Sorry for the radio silence since publication day on Feb. 6, 2018 of At Peace: Choosing a Good Death After a Long Life. I’ve been on my “book tour” (please note the small letters and quotation marks). This was not a Book Tour with red carpets, black limos, personal assistants, and the exchange of pleasantries with other celebrities in various green rooms.
This was a series of book talks and signings at medium to small venues organized by friends, family, my agent, and my publicists, as well as multiple podcasts and radio interviews organized by my publicists. (See my events and interviews page.) Yet, during the run up to the publication, I was daunted. I suffered blog-writing writer’s block for months. I filled the workdays spinning my wheels with email redundancies and half-hearted attempts to create more book talk opportunities.
I learned two things. First, you cannot make a venue interested in your book by blowing your own horn. They might say they are interested to get you off the phone, but if not truly interested they stop returning calls and ghost you on emails.
Second, I learned that I can do this.
And how could I know what it would be like? Looking forward to the first speaking gig was like trying to anticipate the first day of internship or the first time I had sex – lots to look forward to, but how will it play out?
The product of a reticent mother and a comparatively reticent father, I seem to have been endowed with a double dose of reticence genes. In a public setting, I tend to be the last person to speak. But on my own book tour, I am forced to be the first and so I had to do it, and I did it.
My first speaking gig was at the Seattle Public Library. It was set up by my agent’s wife, Karen Maeda Allman, a lovely woman devoted to books as a vehicle for spreading ideas. She works for Seattle’s venerated Elliott Bay Book Company as their chief author events planner.
I scouted the venue one day in advance. The library itself is a massive, modern, glass and steel building with large public spaces. On this particular day, during a frigid cold snap in Seattle, every seat was occupied. Homeless men and women sat in most of them, nodding off with books in their laps. Security guards circulated, gently reminding them that sleeping was not permitted.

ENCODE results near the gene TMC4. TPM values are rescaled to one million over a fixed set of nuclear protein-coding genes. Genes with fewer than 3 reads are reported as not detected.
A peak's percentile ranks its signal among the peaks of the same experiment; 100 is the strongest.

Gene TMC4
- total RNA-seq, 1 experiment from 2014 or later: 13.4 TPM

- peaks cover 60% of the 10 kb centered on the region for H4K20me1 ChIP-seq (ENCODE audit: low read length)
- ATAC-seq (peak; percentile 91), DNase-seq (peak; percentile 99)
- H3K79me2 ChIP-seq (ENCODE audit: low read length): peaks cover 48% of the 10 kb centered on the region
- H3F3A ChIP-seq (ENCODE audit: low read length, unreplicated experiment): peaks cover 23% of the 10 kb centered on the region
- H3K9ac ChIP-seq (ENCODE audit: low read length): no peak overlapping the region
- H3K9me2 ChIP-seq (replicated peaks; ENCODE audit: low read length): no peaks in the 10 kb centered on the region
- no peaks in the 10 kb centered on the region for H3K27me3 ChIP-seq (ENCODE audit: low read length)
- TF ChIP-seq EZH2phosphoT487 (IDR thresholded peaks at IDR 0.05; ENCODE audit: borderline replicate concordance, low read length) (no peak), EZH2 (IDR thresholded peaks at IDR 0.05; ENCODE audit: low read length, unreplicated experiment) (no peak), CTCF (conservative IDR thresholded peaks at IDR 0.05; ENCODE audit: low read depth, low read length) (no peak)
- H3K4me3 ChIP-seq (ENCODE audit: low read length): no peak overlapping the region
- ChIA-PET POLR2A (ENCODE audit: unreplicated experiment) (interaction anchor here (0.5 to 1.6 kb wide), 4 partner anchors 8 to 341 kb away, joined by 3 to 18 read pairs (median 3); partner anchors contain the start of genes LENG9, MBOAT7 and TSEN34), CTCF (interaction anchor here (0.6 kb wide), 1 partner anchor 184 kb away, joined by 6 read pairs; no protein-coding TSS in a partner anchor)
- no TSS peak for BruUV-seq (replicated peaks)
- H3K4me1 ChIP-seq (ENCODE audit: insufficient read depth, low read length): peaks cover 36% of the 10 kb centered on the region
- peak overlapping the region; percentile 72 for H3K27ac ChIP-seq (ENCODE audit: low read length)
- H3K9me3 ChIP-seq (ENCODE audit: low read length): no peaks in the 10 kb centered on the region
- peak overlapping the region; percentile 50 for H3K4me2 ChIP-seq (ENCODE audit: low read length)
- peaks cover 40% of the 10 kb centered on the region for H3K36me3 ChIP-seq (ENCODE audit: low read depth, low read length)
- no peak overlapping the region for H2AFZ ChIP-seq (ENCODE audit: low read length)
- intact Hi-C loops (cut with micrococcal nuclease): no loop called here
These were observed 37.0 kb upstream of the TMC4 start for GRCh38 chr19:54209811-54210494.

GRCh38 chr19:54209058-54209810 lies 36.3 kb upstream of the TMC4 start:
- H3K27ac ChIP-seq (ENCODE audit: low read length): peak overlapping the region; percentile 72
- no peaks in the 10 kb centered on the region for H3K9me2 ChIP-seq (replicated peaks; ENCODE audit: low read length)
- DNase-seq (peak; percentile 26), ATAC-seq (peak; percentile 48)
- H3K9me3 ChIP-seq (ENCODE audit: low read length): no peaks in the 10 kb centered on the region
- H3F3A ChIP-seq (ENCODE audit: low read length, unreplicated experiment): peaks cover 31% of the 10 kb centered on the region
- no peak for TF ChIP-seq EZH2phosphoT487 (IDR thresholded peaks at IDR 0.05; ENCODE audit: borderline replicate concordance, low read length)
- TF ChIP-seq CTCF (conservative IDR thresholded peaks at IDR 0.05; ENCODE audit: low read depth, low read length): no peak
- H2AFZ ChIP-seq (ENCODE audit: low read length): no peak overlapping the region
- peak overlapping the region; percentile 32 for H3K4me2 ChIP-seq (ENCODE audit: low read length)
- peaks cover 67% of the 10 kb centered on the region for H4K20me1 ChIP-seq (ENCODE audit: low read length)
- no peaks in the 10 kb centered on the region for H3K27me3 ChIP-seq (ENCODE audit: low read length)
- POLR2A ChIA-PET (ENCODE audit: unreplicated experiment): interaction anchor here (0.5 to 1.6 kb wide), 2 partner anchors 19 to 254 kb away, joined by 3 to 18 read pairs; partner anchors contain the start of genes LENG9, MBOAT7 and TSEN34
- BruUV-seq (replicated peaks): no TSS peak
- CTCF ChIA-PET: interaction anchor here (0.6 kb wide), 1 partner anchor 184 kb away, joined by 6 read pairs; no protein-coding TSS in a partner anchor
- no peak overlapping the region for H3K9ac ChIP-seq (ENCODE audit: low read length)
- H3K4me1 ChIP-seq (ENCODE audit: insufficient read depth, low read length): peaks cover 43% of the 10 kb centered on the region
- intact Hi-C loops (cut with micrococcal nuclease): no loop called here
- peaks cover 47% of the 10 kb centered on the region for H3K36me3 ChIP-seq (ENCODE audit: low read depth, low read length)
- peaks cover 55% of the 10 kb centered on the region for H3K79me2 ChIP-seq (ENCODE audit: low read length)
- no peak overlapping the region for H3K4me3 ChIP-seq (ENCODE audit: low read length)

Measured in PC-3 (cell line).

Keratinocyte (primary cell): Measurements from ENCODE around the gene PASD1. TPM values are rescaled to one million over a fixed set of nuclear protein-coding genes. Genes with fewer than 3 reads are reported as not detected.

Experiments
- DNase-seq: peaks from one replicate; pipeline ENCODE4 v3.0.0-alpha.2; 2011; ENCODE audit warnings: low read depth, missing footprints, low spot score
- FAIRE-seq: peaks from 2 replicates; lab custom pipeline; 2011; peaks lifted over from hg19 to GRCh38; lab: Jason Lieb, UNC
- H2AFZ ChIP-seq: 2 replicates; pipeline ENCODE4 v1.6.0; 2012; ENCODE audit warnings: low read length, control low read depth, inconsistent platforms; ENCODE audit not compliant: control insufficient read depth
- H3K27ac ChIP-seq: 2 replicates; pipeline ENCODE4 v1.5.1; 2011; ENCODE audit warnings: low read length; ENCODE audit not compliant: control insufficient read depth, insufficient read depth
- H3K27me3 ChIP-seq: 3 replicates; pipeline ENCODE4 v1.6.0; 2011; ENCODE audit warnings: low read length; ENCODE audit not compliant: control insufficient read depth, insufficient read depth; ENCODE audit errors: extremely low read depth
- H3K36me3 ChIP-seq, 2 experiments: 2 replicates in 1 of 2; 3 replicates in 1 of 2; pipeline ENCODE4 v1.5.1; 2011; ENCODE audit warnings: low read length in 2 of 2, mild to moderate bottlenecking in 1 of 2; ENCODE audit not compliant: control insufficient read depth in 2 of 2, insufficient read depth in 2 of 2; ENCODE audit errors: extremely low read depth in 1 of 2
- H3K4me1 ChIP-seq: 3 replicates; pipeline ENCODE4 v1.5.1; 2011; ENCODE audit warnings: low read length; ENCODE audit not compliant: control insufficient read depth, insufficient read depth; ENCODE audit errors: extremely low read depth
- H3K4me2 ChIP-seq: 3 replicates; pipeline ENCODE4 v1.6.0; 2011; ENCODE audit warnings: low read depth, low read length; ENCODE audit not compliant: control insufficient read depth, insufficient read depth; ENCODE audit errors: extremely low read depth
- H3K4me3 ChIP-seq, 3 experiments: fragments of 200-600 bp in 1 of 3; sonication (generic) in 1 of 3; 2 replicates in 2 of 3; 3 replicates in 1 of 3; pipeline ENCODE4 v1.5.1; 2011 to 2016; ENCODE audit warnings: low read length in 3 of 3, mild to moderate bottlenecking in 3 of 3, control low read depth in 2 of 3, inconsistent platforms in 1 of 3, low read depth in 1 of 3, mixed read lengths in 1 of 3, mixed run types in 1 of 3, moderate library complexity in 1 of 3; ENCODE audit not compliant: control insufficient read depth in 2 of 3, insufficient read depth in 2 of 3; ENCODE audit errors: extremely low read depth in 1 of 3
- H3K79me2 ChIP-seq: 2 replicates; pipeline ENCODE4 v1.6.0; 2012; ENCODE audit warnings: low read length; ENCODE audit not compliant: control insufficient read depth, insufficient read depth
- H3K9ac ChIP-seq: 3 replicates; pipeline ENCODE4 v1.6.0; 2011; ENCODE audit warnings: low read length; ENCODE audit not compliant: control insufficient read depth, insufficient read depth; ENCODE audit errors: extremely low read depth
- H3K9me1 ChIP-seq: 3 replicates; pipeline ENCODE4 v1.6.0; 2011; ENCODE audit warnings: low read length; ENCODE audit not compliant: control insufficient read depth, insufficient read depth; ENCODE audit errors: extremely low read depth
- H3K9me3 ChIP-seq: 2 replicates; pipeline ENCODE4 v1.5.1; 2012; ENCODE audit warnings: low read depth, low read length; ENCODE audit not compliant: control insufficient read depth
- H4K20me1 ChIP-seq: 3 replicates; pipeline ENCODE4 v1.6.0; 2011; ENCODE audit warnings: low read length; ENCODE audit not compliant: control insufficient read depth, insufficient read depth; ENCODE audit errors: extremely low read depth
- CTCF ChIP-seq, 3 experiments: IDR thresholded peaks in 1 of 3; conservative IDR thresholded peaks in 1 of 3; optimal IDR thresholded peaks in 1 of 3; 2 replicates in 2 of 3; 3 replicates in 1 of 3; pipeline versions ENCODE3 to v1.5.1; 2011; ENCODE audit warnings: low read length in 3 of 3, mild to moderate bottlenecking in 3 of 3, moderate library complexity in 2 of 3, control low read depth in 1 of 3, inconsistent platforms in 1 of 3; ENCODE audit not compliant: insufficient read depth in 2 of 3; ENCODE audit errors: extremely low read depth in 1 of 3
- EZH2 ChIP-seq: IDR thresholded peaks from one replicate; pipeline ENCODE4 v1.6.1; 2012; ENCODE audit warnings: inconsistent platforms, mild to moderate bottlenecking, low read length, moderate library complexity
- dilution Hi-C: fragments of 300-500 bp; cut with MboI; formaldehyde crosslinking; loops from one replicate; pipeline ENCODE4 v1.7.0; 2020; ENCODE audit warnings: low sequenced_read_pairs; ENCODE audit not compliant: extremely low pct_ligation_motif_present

Signs on the restrooms reminded patrons that bathing, laundry, tooth brushing, and drug use was prohibited. Because every sink in the men’s room was occupied by someone bathing, cleaning clothes, or brushing their teeth, I presumed that literacy ended at the restroom door. To discourage drug use, all doors of the toilet stalls were cut in half, making any semblance of privacy a thing of the past.
I am sure that these problems are common to most large urban libraries (a possible topic for someone else’s blog) and I do not mean to sound critical of the Seattle Public Library in particular. Rather, I am dwelling on it to emphasize that my reaction to the situation was quite selfish. It occurred to me that should I suffer a moment of weakness during my presentation, there was no place to hide, certainly not in the men’s room.
I found the Microsoft Auditorium to be large (to me it appeared cavernous, only slightly smaller than a professional football stadium). About 180 patrons actually attended. I had visions of it being filled with the city’s homeless, but at the actual event they were very few in number. Apparently concerns about the next meal and a safe bed crowded out their interest in stories about hospice care and advance directives.
In any event, the evening went well and I survived.
Each subsequent event has varied in terms of venue size, duration of presentation, and the moderator’s skill asking or rephrasing questions. Common to all of them, however, is that I have survived and by that I am fortified and thankful.
Now the question is how to maintain the momentum. Right now, my best resource is word of mouth – your words and your mouths. But if you have a media connection or know a venue with a real interest in the subject matter, please let me know.
If you like the book enough to offer a review on Amazon, please consider it.* And not all reviews have to be five stars. I am not a vindictive Uber driver. But if you are tempted to start your review by saying, “As a writer, Dr. Harrington was a reliable gastroenterologist,” please hold it until I am feeling stronger still. I am waiting on reviews from large media outlets and I don’t want to kill all momentum yet.
Over the months leading up to the publication I would wake up every few nights with cold sweats and nightmares about Sisyphean tasks. My family would try to comfort me by saying, “Don’t worry, Dad, people are going to like the book.” Curiously, I took more solace from my son-in-law’s reassurance, “Don’t worry, Sam, no one is going to read the damn book, anyway.”
But now that people are reading it and most of the feedback is positive, I want to keep going.
Well, that’s all the news from the book tour front. It is time to soldier on.
How to leave an Amazon review
* The easiest way to leave a review is to purchase the book on Amazon (also the cheapest way to get a copy). You can get it in hardcover, for Kindle or the audio version. Then go back to my Amazon page and scroll down to where it says Customer Reviews to leave your review. A few sentences is fine. Again, don’t feel obligated to give it five stars. The reviews are so important in helping me gain momentum for the book.
One Tip: do not include in your review that I am your cousin, brother, son-in-law, patient, best friend or whatever it might be as a loyal reader of this blog. If you do, Amazon will not post the review because they will consider it “biased.”